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Movie/TV recommendations

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Yo, the cloverfield paradox is really good (with a gin)!

 

quite glad that all I saw was bad reactions/reviews of the film the day it came out, as it’s wildly beat my expectations. I remember reading a comment saying it was really boring, they just stand around talking over charts for 2 hours,,, it really ain’t like that. 

 

Great cast, effects etc. People are fucking crazy to be down on this film. What the fuck do people want/expect. 

 

Spoilers... similarly people have complained about the ending. It’s fine. Although there’s a massive fake out in the marketing material

 

im drunk and don’t know how to do spoiler tags. Don’t read this...

 

 

 


Ive just binged 3 seasons of 12 monkeys. Awesome, go watch that. Anyway, all the promo images have the lead actress merging with a mirror image of herself, I really thought she’d end up back on earth in an alternate dimension, meeting herself and causing a paradox shattering all space and time... that would’ve been soooo good!!!

 

Instead the ending is just what you knew it would always be, based what happening on the ground + previous movies.

 

just imagine, they get stuck in other dimension, goes down to planet, meets her kids, meets herself, touch, planet explodes, credits. Chef kiss
 

 

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Those spoilers are for the 12 Monkeys tv series, everyone!

 

I thought Cloverfield Paradox was pretty terrible, a big nonsensical derivative mess. Guess that makes me fucking crazy, right, hungover Mington?

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I thought Cloverfield Paradox was ok. Good performances, and a lot of wacky shit happened. The problem is that too much wacky shit happened. The early revelations are like "holy shit" but by plot-twist #14 it's more like "oh? well, I guess this is happening now."

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"...for some reason which isn't explained and doesn't make sense."

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Today I saw Brief Encounter, In a Lonely Place, The Maltese Falcon and In the Realm of the Senses. All were excellent, while I have to warn that the latter is somewhat pornographic. I think my favourite of the four was In a Lonely Place. It's good to have a lazy Sunday filled with nothing but good movies occasionally.

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@Erkki - as it happens, I saw In the Realm of the Senses recently too!

I had often wondered what a film with a real plot and actors, which also contained explicit sex would be like.  Now I know!  (I knew the title by reputation, but I must admit I was still surprised by that first sex scene)

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1 hour ago, Mington said:

 

Weirdly this is a Netflix film in Europe, i think we're getting it mid March. Yeah 12th March, how crazy is that :tup:

 

http://www.independent.co.uk/arts-entertainment/films/news/annihilation-netflix-uk-release-date-a8221716.html

Yeah, we were talking about that in Slack yesterday. Weird! Seems like the producers lost faith in the film, marketing was a weak effort. Ya'll Euro Netflixers got something good to look forward to.

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Speaking of Netflix films, I just watched 'Mute'. I don't really know what to make of it. It was really solid in terms of acting and the world building is interesting but the main thrust of the film is a bit whatever.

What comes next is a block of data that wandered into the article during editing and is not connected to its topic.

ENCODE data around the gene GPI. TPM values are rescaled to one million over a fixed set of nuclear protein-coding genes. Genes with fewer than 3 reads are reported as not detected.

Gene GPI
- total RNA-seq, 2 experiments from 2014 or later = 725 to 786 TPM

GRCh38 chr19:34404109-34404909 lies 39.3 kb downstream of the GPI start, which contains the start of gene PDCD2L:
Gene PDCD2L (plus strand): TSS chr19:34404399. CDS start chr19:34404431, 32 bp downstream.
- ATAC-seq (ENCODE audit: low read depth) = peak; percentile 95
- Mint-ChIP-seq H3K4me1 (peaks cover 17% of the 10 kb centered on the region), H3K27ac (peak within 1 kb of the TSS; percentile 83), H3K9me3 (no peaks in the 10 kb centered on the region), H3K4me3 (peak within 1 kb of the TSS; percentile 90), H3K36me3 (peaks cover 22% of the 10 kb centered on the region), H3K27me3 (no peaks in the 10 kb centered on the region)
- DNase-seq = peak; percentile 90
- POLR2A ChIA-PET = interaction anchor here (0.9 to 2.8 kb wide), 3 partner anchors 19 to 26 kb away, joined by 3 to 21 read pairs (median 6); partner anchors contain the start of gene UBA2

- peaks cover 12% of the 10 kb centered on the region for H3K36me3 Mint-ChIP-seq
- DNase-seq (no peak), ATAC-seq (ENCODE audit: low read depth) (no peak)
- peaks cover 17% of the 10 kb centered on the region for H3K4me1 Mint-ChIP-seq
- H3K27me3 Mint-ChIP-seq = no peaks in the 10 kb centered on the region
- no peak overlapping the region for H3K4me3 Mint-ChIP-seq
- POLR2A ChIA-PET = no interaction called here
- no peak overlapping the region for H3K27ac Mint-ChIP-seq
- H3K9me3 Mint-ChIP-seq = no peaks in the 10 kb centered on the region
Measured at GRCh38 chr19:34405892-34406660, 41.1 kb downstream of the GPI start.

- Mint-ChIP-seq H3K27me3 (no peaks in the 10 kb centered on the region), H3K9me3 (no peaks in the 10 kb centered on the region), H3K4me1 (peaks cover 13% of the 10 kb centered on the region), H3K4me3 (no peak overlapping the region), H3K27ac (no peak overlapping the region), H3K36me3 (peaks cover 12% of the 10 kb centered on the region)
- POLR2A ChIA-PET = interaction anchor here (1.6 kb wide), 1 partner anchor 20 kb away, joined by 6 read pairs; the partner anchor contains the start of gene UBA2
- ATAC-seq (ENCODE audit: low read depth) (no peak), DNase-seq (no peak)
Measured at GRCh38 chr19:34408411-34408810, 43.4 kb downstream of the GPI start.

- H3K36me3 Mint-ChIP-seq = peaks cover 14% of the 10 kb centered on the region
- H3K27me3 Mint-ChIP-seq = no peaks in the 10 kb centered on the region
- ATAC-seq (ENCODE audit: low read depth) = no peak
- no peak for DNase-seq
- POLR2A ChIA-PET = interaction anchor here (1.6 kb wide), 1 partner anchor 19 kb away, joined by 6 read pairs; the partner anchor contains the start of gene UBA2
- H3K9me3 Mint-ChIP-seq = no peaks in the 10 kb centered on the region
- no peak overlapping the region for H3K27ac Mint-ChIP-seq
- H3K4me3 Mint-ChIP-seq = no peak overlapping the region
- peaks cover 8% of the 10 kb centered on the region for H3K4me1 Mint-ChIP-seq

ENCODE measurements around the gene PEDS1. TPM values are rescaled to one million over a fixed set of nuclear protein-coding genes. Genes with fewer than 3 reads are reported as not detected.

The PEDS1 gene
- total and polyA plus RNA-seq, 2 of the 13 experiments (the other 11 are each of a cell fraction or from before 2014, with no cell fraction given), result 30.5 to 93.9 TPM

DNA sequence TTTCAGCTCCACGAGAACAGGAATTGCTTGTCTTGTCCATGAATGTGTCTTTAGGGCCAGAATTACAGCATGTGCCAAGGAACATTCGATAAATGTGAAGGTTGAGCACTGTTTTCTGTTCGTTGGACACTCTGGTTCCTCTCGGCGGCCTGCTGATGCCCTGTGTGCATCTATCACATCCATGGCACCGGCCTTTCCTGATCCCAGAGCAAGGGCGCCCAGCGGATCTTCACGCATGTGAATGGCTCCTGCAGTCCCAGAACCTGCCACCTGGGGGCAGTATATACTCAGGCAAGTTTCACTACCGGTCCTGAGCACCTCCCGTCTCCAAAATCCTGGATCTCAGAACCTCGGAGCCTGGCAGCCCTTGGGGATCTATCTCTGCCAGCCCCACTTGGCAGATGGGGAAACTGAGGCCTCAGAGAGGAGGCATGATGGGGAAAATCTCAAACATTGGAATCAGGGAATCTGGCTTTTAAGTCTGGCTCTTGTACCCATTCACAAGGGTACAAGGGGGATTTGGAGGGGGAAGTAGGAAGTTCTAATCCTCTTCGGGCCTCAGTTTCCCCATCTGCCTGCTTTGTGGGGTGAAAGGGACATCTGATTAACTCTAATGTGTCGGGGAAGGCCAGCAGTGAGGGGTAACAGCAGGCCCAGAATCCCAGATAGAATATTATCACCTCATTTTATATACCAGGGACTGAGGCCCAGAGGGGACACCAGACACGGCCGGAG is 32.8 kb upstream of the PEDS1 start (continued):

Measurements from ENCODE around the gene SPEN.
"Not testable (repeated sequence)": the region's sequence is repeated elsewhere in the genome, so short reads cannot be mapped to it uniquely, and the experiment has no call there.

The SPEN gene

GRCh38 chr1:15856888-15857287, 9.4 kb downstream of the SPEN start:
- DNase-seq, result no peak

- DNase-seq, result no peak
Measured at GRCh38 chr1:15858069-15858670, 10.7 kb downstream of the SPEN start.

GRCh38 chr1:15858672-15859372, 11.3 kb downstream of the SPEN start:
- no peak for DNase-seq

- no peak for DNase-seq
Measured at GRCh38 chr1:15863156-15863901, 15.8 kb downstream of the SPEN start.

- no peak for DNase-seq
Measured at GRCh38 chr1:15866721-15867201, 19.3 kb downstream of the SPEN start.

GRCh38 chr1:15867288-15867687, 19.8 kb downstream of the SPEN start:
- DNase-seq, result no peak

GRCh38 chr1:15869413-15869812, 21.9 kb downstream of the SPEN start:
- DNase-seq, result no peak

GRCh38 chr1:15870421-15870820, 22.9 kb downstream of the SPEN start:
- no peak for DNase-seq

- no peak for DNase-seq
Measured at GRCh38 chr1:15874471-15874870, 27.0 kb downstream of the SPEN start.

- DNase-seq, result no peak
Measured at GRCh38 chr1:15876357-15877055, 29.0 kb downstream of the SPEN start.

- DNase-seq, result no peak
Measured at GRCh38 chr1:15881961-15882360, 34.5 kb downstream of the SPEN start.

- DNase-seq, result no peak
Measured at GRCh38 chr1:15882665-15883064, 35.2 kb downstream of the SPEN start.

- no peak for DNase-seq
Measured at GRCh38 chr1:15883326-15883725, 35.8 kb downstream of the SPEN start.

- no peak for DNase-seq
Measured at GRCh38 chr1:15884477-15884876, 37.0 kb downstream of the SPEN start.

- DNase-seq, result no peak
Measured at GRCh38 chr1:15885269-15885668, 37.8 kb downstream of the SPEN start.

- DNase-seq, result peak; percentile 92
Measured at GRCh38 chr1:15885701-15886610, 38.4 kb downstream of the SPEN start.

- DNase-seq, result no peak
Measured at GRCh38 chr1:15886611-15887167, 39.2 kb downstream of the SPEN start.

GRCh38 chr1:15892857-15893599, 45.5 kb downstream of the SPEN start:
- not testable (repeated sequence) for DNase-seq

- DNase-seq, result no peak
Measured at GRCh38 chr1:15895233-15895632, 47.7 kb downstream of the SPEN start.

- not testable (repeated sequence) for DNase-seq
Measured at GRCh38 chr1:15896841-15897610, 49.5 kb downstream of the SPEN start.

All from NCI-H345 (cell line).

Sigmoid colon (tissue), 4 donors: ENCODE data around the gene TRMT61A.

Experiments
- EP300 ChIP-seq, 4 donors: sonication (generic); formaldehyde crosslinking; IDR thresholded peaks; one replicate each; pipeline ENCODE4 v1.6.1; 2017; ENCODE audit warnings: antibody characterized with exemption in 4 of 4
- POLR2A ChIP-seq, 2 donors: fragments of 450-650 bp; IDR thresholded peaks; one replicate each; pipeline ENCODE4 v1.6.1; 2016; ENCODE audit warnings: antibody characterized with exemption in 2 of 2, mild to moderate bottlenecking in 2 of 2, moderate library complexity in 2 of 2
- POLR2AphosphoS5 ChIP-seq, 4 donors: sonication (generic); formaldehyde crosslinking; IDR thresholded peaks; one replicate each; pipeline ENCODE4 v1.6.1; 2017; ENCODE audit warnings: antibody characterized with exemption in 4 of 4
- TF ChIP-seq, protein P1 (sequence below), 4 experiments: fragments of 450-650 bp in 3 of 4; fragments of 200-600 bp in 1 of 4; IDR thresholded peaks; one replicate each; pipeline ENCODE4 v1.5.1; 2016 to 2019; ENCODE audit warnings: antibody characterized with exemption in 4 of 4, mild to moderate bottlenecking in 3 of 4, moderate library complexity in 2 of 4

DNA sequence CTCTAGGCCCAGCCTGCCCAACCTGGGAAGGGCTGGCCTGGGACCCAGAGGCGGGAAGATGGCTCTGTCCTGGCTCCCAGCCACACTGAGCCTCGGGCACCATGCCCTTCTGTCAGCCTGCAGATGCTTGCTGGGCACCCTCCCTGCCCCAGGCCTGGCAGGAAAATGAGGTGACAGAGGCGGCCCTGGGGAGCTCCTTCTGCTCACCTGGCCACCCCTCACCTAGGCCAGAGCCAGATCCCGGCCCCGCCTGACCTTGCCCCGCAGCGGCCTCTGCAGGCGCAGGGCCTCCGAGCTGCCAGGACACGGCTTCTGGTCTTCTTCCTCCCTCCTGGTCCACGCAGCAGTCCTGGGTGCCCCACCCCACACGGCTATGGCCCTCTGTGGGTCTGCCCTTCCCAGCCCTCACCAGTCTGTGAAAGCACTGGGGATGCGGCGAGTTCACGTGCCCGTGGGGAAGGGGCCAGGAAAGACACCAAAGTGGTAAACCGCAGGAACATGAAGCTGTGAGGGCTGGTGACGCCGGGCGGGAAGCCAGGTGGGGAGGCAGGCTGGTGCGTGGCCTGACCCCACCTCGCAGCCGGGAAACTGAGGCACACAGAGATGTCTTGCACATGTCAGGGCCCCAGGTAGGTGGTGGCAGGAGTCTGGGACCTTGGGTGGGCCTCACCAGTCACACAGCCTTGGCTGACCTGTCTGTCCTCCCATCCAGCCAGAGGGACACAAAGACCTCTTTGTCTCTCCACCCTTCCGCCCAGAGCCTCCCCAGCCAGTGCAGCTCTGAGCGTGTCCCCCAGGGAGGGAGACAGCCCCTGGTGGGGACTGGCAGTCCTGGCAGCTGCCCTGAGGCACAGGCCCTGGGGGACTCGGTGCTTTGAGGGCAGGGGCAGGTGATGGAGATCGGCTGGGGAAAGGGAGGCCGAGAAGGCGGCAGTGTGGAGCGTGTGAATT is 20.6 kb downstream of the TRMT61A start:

Not as good as Beyond Skyline which is pure trash but in the best way possible.

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The new Tick tv show on Amazon Prime is surprisingly good. One of the better comedy shows I've seen lately and a very good antidote to the overly self serious Marvel shows/movies.

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I like it a lot. Peter Serafinowicz is a tremendous choice for the lead. I'm not sure they could have gotten anyone better. The guy who plays Arthur also hosts my favorite podcast so that's a nice bonus.

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I just find the new Tick show boring, like they decided to parody ultra-serious stuff like Daredevil, but then forgot to put any actual parody or comedy in.

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The Shape of Water is SO UNBELIEVABLY BLUNT. Not just that but predictable too. I get it's going for a broad fairy tale thing but does that count out the least bit of nuance or subtlety? Maybe I'm just not a Del Toro guy? I hated Pacific Rim (deadly dull) and haven't watched his other stuff since high school, when I loved it on a design level but I fear returning to The Devil's Backbone and Cronos.

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6 hours ago, Patrick R said:

The Shape of Water is SO UNBELIEVABLY BLUNT. Not just that but predictable too. I get it's going for a broad fairy tale thing but does that count out the least bit of nuance or subtlety?

YES!

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I saw this really interesting Estonian film "November" yesterday. It mixes Pagan and Christian mythology in a story about unrequited love and making ends meet by any means necessary in medieval Estonia. Weird, macabre, whimsical, absurd, beautifully shot.

 

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Three Billboards: what a delight. Loved how the film makes no excuses for the characters but shows, with warmth and sympathy, their good and their harsh sides. The constant upending of my expectation of where a scene would go meant that I was always in a state of bemused attention.

Notably when Willoughby, in the midst of an interrogation, spits blood and the scene ends on such a tender note; him apologetic and her concerned, their fight not seeming as important as before. Or when Mildred's ex turns violent (with an excellent table flip, by the way), and it ends with them connecting again.

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Gene Demby, a writer for NPR tweeted and talked extensively about 3 billboards. (He did not like it and said that it's the worst movie he's seen since Crash) I recommend looking at the top thread in response to this tweet to see why he didn't like it.

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On 12/5/2017 at 3:41 PM, Patrick R said: